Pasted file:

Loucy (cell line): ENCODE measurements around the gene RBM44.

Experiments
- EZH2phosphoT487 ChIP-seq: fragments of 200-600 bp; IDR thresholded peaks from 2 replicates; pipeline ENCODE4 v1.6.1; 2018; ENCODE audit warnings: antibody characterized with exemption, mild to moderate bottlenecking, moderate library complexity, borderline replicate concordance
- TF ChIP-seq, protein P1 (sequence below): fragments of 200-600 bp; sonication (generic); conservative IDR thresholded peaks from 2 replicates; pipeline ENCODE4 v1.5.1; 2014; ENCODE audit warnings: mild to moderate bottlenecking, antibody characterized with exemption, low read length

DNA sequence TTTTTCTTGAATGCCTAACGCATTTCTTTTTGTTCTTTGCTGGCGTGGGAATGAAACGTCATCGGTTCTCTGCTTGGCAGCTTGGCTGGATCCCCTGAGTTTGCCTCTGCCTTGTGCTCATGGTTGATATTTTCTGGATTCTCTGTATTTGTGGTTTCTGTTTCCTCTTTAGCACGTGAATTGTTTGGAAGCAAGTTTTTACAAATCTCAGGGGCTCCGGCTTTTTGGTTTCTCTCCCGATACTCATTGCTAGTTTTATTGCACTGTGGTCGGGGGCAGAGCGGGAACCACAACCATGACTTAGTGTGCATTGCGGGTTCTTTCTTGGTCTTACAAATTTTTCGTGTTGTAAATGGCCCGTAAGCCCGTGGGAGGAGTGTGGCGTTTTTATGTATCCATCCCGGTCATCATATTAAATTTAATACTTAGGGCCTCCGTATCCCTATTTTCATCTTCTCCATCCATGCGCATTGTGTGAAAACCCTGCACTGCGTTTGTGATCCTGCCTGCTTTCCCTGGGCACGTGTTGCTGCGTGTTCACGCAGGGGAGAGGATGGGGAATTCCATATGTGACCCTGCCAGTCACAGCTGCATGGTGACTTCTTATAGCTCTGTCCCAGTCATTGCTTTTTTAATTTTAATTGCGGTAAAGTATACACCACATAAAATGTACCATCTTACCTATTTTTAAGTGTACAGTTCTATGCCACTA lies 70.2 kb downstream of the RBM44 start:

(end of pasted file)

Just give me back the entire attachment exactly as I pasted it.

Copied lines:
Loucy (cell line): ENCODE measurements around the gene RBM44.

Experiments
- EZH2phosphoT487 ChIP-seq: fragments of 200-600 bp; IDR thresholded peaks from 2 replicates; pipeline ENCODE4 v1.6.1; 2018; ENCODE audit warnings: antibody characterized with exemption, mild to moderate bottlenecking, moderate library complexity, borderline replicate concordance
- TF ChIP-seq, protein P1 (sequence below): fragments of 200-600 bp; sonication (generic); conservative IDR thresholded peaks from 2 replicates; pipeline ENCODE4 v1.5.1; 2014; ENCODE audit warnings: mild to moderate bottlenecking, antibody characterized with exemption, low read length

DNA sequence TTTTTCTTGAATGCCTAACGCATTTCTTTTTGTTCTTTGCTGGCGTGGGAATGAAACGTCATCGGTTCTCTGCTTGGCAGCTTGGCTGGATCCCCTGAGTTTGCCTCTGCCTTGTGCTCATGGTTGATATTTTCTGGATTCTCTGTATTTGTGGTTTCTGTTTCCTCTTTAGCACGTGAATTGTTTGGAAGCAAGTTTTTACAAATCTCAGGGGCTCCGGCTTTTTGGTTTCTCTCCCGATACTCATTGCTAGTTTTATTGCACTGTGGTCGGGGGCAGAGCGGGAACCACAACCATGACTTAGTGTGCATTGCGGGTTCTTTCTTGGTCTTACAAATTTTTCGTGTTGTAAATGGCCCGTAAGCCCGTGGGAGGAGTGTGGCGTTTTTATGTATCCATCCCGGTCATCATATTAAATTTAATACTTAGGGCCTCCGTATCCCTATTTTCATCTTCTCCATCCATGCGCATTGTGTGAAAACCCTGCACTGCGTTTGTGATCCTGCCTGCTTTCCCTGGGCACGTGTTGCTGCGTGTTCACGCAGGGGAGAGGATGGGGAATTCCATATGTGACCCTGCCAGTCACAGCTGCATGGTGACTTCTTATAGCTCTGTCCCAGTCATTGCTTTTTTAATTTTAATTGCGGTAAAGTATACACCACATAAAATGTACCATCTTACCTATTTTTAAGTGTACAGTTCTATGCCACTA lies 70.2 kb downstream of the RBM44 start: